Wicked Sense by Fabio Bueno
A witch has a daybreak when turning 15; the moment where his or her power is unlocked with a burst of power. One day, a witch, an unknown, has a Daybreak that sends waves throughout the entire community. Scared of what will happen if uncontrolled or if found by a Night coven, there is an immediate search for this powerful witch; the Singularity.
Skye, a London witch, is sent to the most likely location of the Singularity, Seattle, She must use her rare Charm of detecting and following magic signatures, but it’s hard to find someone who doesn’t want to be found and has the ability to hide their signature.
Drake is just a regular guy who falls for Skye and wants to take her on a date. Despite close calls with death and believing she may be a little bit crazy, he decides to help her find the Singularity before he or she falls into the wrong hands.
Though I finished the book a while ago, I’m still deciding if I like the characters or not. On one hand, they seemed fairly realistic in that I’ve met quite a few people who would say and/or do similar things. On the other hand, these are the people I tend to avoid which made reading and relating to the characters at times very difficult.
I felt sympathetic towards Skye on occasion, but mostly I just wanted to strangle her, especially when it came to the romance aspect of the novel. She was entirely too flaky and was leading Drake on while waiting to see if there was something still between her and her ex, even though she kept saying how terrible her ex was and how Drake was a great guy.
Then there was Drake who I liked a lot better, even if he was a little too forgiving and a little too much of a pushover. He seemed like a regular guy and was written in a way that I could believe. In a world full of novels where someone tells someone else that they’re a part of the supernatural world and it’s automatically believed, I really appreciated his reaction. It was entirely believable and it took time (and physical evidence) before he started to come around to the idea.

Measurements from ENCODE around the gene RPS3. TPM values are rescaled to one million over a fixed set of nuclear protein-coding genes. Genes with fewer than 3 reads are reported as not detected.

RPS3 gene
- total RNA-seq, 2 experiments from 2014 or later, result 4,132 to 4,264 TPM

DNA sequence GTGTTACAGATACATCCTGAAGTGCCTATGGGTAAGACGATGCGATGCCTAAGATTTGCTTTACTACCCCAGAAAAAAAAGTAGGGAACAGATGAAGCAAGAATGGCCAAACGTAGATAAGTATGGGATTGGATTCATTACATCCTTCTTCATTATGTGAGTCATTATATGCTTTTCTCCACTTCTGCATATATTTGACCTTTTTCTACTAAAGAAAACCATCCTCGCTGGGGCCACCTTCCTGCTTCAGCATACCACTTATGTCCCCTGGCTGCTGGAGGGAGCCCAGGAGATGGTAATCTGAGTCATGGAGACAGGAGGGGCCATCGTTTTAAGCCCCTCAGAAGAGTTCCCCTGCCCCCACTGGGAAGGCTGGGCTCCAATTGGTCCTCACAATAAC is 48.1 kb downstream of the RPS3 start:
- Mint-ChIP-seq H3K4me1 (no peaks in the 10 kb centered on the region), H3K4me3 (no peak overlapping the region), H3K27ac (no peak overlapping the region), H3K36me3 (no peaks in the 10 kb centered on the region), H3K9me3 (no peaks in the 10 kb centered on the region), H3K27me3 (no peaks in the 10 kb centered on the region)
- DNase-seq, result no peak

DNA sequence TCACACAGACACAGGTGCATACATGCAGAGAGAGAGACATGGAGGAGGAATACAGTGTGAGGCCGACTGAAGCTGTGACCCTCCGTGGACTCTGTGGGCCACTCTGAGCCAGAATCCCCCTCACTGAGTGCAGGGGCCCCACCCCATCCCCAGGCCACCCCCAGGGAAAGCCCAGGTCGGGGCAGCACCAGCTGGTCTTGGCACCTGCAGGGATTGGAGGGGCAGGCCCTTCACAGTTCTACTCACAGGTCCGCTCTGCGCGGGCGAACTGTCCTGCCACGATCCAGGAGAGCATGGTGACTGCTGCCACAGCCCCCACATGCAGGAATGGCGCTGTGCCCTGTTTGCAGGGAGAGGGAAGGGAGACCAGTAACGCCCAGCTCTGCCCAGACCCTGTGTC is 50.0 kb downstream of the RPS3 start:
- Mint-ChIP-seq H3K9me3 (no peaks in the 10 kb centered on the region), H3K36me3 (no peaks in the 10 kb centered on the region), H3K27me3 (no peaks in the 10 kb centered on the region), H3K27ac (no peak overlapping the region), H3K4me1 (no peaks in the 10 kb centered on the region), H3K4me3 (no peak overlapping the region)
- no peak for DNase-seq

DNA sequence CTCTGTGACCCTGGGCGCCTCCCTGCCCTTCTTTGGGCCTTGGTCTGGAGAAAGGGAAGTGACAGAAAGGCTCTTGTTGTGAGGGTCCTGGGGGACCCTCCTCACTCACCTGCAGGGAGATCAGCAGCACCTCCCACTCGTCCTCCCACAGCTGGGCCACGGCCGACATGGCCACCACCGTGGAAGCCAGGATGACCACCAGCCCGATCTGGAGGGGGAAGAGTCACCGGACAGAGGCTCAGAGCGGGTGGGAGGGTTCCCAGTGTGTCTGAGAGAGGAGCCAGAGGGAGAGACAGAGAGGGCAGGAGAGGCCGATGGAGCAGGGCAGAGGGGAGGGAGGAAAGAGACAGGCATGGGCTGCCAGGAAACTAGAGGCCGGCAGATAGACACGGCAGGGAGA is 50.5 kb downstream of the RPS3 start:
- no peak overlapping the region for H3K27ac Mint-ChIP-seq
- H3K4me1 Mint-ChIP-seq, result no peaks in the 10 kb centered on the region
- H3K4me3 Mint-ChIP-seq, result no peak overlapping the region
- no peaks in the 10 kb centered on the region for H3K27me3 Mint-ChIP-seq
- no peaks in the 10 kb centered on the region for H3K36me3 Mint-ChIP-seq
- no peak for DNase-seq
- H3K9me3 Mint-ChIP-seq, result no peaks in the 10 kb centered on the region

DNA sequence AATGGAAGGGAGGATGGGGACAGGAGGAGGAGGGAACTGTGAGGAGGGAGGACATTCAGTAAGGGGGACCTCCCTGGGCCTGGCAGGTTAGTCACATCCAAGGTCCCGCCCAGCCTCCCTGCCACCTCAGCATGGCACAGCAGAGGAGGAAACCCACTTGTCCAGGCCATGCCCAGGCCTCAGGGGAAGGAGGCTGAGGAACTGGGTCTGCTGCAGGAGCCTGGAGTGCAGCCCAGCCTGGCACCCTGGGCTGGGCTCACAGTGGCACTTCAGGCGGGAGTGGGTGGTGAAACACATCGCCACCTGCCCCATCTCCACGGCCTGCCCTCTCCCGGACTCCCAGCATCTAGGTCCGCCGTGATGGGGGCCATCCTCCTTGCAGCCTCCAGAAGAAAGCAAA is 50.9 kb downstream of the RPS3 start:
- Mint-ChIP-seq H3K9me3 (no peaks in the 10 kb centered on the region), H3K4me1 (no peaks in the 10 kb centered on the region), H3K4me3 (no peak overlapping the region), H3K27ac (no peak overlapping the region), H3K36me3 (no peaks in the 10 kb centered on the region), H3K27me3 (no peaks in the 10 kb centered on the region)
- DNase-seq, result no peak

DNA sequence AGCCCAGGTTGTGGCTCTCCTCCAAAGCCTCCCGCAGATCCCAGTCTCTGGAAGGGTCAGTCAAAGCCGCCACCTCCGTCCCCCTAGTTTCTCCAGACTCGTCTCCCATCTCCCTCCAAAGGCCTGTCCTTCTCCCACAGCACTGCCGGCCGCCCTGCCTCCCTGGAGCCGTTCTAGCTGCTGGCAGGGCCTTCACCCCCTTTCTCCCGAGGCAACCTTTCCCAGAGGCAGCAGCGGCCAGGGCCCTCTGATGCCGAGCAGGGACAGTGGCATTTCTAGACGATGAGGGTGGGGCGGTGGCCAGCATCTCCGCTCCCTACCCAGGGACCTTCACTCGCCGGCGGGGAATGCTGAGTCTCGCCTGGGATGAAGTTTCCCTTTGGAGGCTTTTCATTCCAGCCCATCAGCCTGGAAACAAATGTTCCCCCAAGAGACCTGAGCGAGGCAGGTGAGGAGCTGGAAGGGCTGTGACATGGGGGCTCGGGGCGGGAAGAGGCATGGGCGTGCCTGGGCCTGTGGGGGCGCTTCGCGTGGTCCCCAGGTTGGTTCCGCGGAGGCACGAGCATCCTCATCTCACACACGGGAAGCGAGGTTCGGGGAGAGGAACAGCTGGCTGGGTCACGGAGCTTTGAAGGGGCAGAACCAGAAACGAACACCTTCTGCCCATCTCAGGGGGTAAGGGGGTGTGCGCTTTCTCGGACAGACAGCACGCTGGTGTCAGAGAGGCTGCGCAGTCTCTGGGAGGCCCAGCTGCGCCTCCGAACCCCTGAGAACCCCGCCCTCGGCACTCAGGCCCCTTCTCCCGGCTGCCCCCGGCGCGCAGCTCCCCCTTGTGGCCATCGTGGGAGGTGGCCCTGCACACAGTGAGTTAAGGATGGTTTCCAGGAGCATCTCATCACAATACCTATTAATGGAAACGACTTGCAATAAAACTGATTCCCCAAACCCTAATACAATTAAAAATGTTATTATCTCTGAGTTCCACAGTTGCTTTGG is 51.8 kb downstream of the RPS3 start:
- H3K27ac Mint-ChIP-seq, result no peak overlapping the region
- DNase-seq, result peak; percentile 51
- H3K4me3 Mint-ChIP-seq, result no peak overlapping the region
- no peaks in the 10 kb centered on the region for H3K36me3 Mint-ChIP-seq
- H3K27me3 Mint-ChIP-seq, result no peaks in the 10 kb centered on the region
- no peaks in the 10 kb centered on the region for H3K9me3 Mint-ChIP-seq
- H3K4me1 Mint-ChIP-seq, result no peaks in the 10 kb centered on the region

Despite their faults, I was secretly rooting for them and enjoyed reading the scenes where they were together.
The secondary characters were also realistically written. I liked that the ‘promiscuous bombshell’ wasn’t portrayed as the mean girl, though Jane with the biker looks and leather was a little stereotypical. I thought the dialogue between all of the characters flowed rather well and, other than a few instances, it all seemed like reactions and responses that were very plausible.
Despite being written in a way I’m not fond of (alternating first person POV), I found it was well written. There were a few minor spelling/grammar mistakes as well as the occasional ‘sooooooo’, but I found it easy to read and wasn’t taken out of the story by any glaring errors.
As for the plot and element of magic, there were a lot of things I liked and a lot of things I thought could have been improved upon.
While I thought I knew who the Singularity was, there were a few moments where I second guessed myself, which was nice. I really liked how that particular part was done, though can’t say much more without giving things away. It was different from a lot of other ‘one great power’ novels, and that was something I could get behind.
However, I believe there were a few things that could have been explained better and some opportunities that were missed. Without getting too into the details, there was a part with Skye’s mother that served no real purpose (that I could find) other than to get Skye away from Drake for a little while. It added nothing to the plot and there were so many ways that could have been done that would have moved things along further or added to the tension. As it were, it was one of the slower portions of the novel. I’m also unsure as to why it took so long for them to send Skye out there. If finding the Singularity was top priority, I would think that they would have used all of the resources they possibly could right away and not have waited two years.
Then there was the actual ‘magic’ part that could have been explored a lot further. Even after finishing, I’m still unsure as to how the magic system is supposed to work and it seemed almost inharmonious at times. There are some good ideas in it and potential, but it wasn’t fully realized in this book.
The ending was well done. It felt like an ending even though there were still many questions and things that needed to be solved. It wasn’t a cliff hanger and I didn’t feel cheated, but it still left a good opening for the second book.
All in all, it was an enjoyable read and at the fantastic price of nothing, worth the time to give it, and the author, a try.
Entertainment Value: 3.5/5
Average Overall Rating: 3/5